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A gambler and a prostitute become business partners in a remote Old West mining town, and their enterprise thrives until a large corporation arrives on the scene.

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Nominated for 1 Oscar. Another 1 win & 3 nominations. See more awards »

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Cast

Cast overview, first billed only:
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Antony Holland ...
Hugh Millais ...
Manfred Schulz ...
Kid
Jace Van Der Veen ...
Breed (as Jace Vander Veen)
Jackie Crossland ...
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Storyline

Set in winter in the Old West. Charismatic but dumb John McCabe arrives in a young Pacific Northwest town to set up a whorehouse/tavern. The shrewd Mrs. Miller, a professional madam, arrives soon after construction begins. She offers to use her experience to help McCabe run his business, while sharing in the profits. The whorehouse thrives and McCabe and Mrs. Miller draw closer, despite their conflicting intelligences and philosophies. Soon, however, the mining deposits in the town attract the attention of a major corporation, which wants to buy out McCabe along with the rest. He refuses, and his decision has major repercussions for him, Mrs. Miller, and the town. Written by John J. Magee <magee@helix.mgh.harvard.edu>

Plot Summary | Add Synopsis

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Name Your Poison. See more »

Genres:

Drama | Western

Certificate:

R | See all certifications »

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Details

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Language:

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Release Date:

24 June 1971 (USA)  »

Also Known As:

The Presbyterian Church Wager  »

Filming Locations:

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Box Office

Gross:

SEK 867,412 (Sweden)
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Company Credits

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Technical Specs

Runtime:

Sound Mix:

Color:

(Technicolor)

Aspect Ratio:

2.35 : 1
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Did You Know?

Trivia

The film was shot in West Vancouver and in Squamish, almost in sequential order, a rarity for films. The crew found a suitable location for the filming and built up the "set", as McCabe built up the town in the film. See more »

Goofs

At 1:41:38 into the film, when McCabe is hiding in the door of the hardware store, a leg and a foot of a crew-member are visible reflected in the window on the left. After the cutaway it is even clearer when the person moves. See more »

Quotes

[first lines]
John McCabe: [muttering to himself] I told you... Think I'm stupid?... S'exactly what I said. Six, six of 'em...
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Connections

Featured in Precious Images (1986) See more »

Soundtracks

The Stranger Song
Written and Performed by Leonard Cohen
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Frequently Asked Questions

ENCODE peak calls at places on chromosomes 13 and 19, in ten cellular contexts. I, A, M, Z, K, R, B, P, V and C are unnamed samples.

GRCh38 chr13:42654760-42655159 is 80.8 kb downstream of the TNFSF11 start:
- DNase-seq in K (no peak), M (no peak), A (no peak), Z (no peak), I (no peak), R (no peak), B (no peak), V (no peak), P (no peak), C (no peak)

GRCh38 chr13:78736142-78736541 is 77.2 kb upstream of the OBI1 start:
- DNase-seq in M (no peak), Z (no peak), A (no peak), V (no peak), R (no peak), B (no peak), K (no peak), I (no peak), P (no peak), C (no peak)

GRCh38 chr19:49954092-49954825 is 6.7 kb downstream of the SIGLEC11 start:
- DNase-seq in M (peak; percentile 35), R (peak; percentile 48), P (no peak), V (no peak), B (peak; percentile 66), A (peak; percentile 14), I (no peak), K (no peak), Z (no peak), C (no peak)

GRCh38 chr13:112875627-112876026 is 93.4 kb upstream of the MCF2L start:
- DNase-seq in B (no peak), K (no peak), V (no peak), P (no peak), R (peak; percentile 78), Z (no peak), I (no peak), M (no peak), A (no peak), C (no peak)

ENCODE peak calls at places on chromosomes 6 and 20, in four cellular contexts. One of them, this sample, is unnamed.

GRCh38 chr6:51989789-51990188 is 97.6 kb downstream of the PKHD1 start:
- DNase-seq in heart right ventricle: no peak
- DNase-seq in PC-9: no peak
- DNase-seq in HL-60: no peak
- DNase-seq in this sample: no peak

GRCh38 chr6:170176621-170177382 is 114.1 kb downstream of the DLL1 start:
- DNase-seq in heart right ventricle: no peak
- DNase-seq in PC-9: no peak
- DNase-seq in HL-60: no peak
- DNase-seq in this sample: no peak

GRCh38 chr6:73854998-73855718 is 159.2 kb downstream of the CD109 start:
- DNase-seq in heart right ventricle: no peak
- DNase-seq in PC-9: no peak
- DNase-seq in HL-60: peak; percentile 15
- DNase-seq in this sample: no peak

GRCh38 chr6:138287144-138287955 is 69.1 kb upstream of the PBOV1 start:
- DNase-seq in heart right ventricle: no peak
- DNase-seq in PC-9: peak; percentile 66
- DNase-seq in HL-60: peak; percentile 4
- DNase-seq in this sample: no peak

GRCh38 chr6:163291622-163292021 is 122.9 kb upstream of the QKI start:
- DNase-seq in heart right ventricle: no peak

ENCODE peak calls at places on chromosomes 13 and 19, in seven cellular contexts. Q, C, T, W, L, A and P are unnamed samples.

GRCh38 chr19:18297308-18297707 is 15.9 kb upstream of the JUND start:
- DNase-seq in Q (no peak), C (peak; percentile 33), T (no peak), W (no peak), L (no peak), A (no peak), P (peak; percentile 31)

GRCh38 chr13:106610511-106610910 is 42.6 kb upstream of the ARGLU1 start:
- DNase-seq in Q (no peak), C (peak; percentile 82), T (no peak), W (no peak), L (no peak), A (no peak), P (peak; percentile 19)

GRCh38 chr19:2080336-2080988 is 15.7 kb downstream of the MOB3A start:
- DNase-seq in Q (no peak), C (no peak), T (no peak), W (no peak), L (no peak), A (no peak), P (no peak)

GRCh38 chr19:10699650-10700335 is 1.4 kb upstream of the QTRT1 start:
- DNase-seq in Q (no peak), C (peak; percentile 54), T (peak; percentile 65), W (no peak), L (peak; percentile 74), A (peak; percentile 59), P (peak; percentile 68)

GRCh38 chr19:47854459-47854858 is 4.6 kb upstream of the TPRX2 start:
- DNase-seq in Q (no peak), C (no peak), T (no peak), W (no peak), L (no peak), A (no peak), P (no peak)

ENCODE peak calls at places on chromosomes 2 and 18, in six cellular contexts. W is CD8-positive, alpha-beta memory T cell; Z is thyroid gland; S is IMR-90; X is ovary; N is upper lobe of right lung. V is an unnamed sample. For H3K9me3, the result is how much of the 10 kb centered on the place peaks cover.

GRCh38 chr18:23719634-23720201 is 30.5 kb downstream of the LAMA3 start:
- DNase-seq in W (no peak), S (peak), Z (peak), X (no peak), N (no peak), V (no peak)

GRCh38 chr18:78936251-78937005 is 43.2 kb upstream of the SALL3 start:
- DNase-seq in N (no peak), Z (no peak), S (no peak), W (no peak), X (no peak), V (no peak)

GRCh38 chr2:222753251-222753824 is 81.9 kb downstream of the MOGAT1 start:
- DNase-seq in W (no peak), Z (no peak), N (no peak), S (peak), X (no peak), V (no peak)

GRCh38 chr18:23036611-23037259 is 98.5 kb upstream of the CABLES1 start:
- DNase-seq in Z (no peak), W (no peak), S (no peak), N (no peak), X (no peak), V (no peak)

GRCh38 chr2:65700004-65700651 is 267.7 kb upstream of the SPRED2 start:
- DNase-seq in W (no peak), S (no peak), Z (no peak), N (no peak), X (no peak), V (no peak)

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User Reviews

 
The most 'modern' of westerns
13 February 2007 | by (Derry, Ireland) – See all my reviews

Few westerns have succeeded so strangely yet so completely in evoking a sense of place and time than Robert Altman's "McCabe and Mrs Miller". In fact, it's not really a western at all; certainly not like any western I've ever seen. It's setting is the Pacific Northwest; cold, rainswept and often covered in snow. There are gunslingers but they are more like the professional hit men of gangster movies. When Altman isn't filming through the haze of a rain-drenched exterior he is filming through the haze of a dimly lit interior where darkness is more prevalent than light. Above all, it doesn't have a conventional western hero. McCabe is like a tragi-comic Everyman out of his depth and his territory in this largely alien environment yet canny enough to apply his savvy into transforming the landscape into something tangible, real and materialistically American.

In this respect it is a very modern film in spite of its setting. The fact that Altman doesn't care very much about convention or even about narrative, (it's story is perfunctory; Altman is more interested in 'observing'), makes it so. But then "MASH" wasn't a conventional war movie either just as "Nashville" wasn't really about the country music business.

As for McCabe himself, Beatty plays him with the same laconic, stammering mannerisms he applies to all his roles, (and which he seems either blessed or cursed with in real life), and which actually makes him a perfect Altman hero, (or anti-hero, if you prefer). Mrs Miller, on the other hand, seems coolly distracted from what's going on around her. Julie Christie plays up her Englishness adding another element to the alienation of her character, a stranger in a strange land indeed, while in the foreground the songs of Leonard Cohen seem to hover like warm blankets, cosily familiar and comforting even at their bleakest. They could have been written for the film.


23 of 27 people found this review helpful.  Was this review helpful to you?

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